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[3] Not only Joseph Smith’s polygamous marriages, but also his polyandrous marriages, as well as the New Testament bestowal from Christ to Peter, “Whatsoever ye shall seal on earth, shall be sealed in heaven,” all make me wonder if we truly understand the sealing power, even today. We strive to defend traditional marriage so vehemently in the Church, yet Joseph seemed to be overthrowing the entire concept (at least as an earthly institution) and replacing it with revelations about the sealing power. How far did this sealing power extend? Is it related item for item to what we consider as marriage, or does it go beyond those boundaries? When Christ says that in Matthew 22:30 that in the resurrection we neither marry, nor are given in marriage, yet then also says in Mark 10:8 that men and women, although “ twain” (separated) yet “shall be one flesh: so then they are no more twain, but one flesh,” is he referring to a completely different process than what we call “marriage”? Those are obviously very complicated questions, with no easy answers. To address them adequately in this essay would derail the topic at hand, but it’s a question I may explore further in the future.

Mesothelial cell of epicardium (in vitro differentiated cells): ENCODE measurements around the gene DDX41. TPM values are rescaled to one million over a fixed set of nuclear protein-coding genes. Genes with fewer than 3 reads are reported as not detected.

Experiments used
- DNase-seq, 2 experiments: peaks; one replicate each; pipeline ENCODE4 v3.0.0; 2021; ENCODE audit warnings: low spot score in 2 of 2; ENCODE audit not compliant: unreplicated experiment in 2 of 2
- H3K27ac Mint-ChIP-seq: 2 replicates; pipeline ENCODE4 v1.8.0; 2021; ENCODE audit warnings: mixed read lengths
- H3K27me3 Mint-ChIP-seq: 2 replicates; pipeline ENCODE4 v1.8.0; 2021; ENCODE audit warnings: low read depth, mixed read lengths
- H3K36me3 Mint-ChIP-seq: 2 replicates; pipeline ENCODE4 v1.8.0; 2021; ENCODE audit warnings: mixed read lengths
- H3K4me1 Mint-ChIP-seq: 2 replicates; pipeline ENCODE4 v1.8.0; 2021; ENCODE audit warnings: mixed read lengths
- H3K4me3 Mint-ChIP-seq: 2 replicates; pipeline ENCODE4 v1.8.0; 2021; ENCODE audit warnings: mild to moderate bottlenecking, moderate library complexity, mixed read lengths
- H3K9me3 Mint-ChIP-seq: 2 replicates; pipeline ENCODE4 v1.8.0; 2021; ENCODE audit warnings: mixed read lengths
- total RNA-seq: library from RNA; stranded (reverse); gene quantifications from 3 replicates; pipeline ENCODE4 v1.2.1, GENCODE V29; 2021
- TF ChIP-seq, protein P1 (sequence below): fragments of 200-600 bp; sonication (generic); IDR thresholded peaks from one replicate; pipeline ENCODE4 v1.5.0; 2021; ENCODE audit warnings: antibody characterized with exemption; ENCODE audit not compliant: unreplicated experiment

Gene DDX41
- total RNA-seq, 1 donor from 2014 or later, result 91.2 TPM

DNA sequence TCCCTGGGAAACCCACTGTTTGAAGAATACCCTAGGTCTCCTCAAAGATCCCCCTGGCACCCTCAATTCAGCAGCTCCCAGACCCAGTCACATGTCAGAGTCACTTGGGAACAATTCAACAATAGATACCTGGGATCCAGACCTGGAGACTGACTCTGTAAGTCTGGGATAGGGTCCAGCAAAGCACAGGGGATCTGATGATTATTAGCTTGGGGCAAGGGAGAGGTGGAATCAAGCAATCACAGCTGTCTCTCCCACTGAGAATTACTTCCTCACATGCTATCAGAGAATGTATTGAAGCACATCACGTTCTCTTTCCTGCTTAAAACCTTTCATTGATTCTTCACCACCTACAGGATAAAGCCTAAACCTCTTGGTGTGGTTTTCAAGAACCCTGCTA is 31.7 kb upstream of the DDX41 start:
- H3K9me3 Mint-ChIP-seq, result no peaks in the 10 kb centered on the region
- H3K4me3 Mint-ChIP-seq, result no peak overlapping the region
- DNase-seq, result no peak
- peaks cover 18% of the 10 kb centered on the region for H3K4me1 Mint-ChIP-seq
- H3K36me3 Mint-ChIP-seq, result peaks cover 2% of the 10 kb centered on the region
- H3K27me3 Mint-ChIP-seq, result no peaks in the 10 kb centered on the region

[4] Alvin’s son, my great-grandfather and namesake, Mahonri Alma Stewart was born in Utah in 1861. Thus, if Alvin Franklin Stewart had stayed and died at the hands at the same mob that killed Joseph, yes, I literally would not be here (at least not in my current body and form).
[5] John Taylor, and Willard Richards were with Joseph and Hyrum Smith when they died. Taylor and Richards survived, Taylor just barely with grave wounds, and Willard miraculously (and through a fulfilled prophesy) just got a nick under his ear.
[6] John 6:67-68
[7] P. 91, Vintage Books, New York, 1960
[8] “Come, Join With Us,” October Conference 2013,  http://www.lds.org/general-conference/2013/10/come-join-with-us?lang=eng (accessed October 15, 2013).
[9] Ibid.